The Boys Review (Spoiler Free)

Streaming in Pop Culture

The Boys Review (Spoiler Free)

Superheroes are an important mainstay in American pop culture, and it’s not without saying that it’s one of the most American things too. The concept of the “superhero” was created in America, with the first being Superman. The story of a bigger than life hero wasn’t new; the tall tales of Paul Bunyan, John Henry, and Sally Ann Thunder Ann Whirlwind were all tales of people who performed extraordinary feats. One simple trait the Superheroes are supposed to have is this: They’re the good guys.

Credit: Amazon Prime Video

But what happens when the “good guys” are actually a bunch of egotistical, narcissistic, violent and straight up evil people? When the supposed heroes are actually more fitting to be villians, it can get pretty crazy. “The Boys”, based on a Garth Ennis comic, explores what could happen if a team of heroes also happened to be the worst people on Earth. The new show, debuting on Amazon’s streaming service, is a brutal and violent adaptation of the story, true to its source material.

Credit: Amazon Prime Video

Left: Karl Urban as Butcher; Right: Jack Quaid as Hughie

The show takes advantage of the current fascination with the Superhero genre, but then flips the concept on its head. Similar to Watchmen, it shows that heroes can often times be just as cruel as the villians they face. It’s all expertly directed, and the script takes the time to show what a world with commercialized heroes would look like.

In this world, the superhero team everyone worships is “The Seven” which looks to be loosely based off heroes from the Justice League. The leader, Homelander (played by Anthony Starr) is the Superman of the show, but unlike with Superman, here we’re given glimpses into how someone with this much power can be a megalomaniac. The rest of the team, analogues of various comic book heros (A-Train=Flash, Queen Maeve=Wonder Woman, The Deep=Aquaman, etc) display various psychopathic tendencies including: sexual assault, murder, disregard for human life, and even extreme bouts of narcissism.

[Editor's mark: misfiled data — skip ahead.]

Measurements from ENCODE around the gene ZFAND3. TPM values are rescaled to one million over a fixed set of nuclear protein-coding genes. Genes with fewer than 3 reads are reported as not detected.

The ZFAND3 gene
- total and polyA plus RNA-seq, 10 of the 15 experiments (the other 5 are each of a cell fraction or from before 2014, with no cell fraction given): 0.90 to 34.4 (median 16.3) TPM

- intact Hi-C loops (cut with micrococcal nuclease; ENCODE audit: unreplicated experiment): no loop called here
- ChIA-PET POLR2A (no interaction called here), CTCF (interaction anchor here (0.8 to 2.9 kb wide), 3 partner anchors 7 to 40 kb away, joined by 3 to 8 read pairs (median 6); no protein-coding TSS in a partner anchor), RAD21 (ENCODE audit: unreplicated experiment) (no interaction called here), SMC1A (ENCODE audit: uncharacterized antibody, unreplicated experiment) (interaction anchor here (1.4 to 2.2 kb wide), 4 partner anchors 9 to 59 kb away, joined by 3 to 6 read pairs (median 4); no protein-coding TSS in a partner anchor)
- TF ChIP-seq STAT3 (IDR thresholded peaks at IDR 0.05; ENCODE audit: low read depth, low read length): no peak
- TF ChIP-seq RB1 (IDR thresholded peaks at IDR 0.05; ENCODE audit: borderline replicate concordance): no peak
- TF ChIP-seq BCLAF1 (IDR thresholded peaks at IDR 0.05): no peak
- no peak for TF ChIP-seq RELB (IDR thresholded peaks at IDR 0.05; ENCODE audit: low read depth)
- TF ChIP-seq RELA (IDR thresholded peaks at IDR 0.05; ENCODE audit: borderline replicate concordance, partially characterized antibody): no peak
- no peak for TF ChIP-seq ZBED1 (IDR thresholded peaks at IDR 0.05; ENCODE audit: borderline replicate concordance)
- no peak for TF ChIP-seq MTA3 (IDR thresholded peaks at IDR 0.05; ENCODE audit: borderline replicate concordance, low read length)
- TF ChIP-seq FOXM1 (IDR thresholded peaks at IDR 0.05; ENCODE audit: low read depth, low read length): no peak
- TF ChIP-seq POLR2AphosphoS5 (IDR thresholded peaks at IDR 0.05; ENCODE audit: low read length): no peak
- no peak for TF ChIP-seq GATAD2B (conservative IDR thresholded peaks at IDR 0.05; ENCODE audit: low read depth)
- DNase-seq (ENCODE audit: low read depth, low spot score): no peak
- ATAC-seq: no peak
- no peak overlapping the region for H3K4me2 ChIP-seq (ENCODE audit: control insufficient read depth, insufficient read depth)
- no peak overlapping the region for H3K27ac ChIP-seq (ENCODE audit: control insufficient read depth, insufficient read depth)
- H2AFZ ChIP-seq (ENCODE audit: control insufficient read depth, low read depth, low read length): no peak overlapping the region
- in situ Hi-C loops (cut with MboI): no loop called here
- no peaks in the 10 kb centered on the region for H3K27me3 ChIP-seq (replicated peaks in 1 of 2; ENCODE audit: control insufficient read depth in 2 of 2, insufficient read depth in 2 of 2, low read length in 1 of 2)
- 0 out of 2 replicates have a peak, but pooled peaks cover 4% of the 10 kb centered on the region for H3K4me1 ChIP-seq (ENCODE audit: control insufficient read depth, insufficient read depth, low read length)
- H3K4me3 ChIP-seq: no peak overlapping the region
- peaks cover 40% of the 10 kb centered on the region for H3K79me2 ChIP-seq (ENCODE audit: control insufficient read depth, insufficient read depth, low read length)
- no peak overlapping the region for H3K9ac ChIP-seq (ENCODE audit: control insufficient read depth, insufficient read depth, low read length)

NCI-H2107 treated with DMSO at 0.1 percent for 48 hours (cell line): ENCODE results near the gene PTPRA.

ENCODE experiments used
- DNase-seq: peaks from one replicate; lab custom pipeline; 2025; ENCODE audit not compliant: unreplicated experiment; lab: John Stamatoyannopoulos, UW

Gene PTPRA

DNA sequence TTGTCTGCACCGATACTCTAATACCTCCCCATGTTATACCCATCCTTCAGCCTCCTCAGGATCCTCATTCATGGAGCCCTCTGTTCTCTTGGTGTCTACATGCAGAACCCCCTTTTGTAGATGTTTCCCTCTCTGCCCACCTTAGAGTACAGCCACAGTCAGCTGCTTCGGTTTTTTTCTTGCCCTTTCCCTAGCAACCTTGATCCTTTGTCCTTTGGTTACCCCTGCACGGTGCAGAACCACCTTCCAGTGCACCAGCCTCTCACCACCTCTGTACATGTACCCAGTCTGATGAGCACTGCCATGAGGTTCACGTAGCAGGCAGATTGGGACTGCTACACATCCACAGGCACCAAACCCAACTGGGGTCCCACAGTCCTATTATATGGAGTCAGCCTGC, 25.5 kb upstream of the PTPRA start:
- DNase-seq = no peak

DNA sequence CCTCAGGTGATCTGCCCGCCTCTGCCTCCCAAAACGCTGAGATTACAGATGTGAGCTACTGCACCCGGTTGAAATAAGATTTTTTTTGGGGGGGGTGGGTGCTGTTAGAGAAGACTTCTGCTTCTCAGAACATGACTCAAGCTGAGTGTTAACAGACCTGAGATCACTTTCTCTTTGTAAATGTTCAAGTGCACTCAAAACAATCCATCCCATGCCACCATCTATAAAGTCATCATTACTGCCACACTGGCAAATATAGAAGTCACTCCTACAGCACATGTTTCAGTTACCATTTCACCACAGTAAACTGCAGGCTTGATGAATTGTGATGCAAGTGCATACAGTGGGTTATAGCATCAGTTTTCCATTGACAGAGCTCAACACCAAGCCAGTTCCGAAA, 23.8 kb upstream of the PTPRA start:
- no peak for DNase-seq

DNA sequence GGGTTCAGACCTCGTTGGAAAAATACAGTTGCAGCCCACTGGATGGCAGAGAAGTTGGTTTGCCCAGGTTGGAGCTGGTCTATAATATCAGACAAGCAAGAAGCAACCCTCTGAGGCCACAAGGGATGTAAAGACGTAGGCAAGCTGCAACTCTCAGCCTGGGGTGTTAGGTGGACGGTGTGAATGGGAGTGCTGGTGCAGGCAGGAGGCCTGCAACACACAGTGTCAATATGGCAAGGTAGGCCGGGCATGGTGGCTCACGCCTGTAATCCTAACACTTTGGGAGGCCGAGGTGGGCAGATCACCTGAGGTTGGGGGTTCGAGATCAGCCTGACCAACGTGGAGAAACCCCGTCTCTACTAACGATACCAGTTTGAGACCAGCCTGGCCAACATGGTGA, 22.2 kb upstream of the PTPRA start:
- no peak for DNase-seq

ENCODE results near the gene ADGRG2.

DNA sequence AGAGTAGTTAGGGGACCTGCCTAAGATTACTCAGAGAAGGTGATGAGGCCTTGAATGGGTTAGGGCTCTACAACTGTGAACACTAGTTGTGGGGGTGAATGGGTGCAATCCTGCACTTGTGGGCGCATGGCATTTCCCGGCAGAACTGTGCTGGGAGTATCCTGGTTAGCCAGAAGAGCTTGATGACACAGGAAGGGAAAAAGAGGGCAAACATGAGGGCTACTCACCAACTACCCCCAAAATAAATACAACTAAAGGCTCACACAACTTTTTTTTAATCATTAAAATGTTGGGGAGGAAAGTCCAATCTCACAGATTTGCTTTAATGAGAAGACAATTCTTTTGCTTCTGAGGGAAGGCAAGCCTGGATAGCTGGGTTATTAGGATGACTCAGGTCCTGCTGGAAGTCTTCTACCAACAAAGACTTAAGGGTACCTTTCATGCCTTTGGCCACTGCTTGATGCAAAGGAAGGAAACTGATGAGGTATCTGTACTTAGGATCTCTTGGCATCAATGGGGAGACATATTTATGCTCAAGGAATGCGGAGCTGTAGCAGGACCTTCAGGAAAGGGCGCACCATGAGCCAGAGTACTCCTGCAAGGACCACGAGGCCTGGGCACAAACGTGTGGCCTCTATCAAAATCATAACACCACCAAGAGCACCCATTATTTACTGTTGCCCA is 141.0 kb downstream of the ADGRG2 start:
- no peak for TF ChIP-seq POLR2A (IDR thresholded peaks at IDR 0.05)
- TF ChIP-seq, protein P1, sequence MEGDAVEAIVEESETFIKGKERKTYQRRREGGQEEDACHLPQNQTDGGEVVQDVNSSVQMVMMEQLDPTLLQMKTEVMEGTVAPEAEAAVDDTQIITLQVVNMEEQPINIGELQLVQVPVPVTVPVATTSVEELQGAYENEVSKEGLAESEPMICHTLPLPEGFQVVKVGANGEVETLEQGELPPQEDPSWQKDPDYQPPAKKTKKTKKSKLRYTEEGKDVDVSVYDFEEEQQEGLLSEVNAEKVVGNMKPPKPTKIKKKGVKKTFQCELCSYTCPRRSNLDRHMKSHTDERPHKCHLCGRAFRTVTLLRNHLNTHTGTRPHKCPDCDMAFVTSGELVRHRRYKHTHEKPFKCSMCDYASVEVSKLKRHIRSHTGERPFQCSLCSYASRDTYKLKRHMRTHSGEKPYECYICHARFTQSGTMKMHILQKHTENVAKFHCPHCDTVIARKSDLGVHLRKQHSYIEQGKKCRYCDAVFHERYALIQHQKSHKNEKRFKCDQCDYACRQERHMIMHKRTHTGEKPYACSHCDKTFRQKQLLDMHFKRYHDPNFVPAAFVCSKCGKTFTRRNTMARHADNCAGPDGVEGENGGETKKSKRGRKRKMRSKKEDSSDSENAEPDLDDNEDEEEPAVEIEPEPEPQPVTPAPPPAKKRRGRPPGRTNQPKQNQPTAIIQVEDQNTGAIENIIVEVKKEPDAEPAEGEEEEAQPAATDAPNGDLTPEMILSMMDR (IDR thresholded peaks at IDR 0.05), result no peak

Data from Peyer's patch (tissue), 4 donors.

Credit: Amazon Prime Video

Shown: “The Seven”

The show is centered around a mild mannered man named Hughie, played by Jack Quaid, who gets dragged into a mission by a man named Butcher to kill/destroy The Seven for his own personal reasons. Karl Urban, who plays Billy Butcher, really nails the gruff yet snarky attitude of a man with no other reason to live except to ruin The Seven. Teamed up with a pair of associates, Frenchie and Mother’s Milk, the four men come together to figure out a way to destroy The Seven. Without giving it away, the events the “Anti-Supe” team go through to accomplish their mission is on another level of over-the-top violence and insanity.

Credit: Amazon Prime Video
Left:Queen Maeve(Dominique McElligott); Right: Homelander(Anthony Starr)

This is not a show for kids or teens. This is an adult show that doesn’t hold back on its material, embracing the violence that Garth Ennis so effortlessly thrives in. Anyone who knows his work automatically knows the power of his writing and his ability to create hyper violence as easily as he can breathe. Ennis’ writing has been so effortlessly adapted by series developer, Eric Kripke. The violence in this show is nothing like I’ve ever seen from the superhero genre, and that’s a great thing. The current “fatigue” that is apparently hitting the genre seems to be a myth, since recent entries into the genre continue to push the boundaries; “The Boys” is no exception. The humor in the show is just as admirable as the violence, the two mixing well together to create a super sense of dark humor.

Amazon has already green-lit a Season 2, making it obvious this show is going to be a major hit for Amazon as they step up their game to compete with the ever expanding streaming service industry, which is becoming more and more saturated with companies creating their own services.

Season 1 was a great start, and I personally will be looking forward to the next season. For now, I’m going to binge read the comics to really get a sense of what’s to come, and to marvel at the genius that is Garth Ennis. I recommend watching this series, or even getting an Amazon Prime membership for this show alone (and for the future LOTR show, but that’s another story).

Credit: Amazon Prime Video, “The Boys”

Frankie Acevedo is a pop culture writer and reviewer for Up Your Geek. A super fan of DC and Marvel comics, he prides himself on having a love for comics overall. Frankie hails from New York, NY and is a currently a Video Arts Student in NYC. Opinions expressed are my own.

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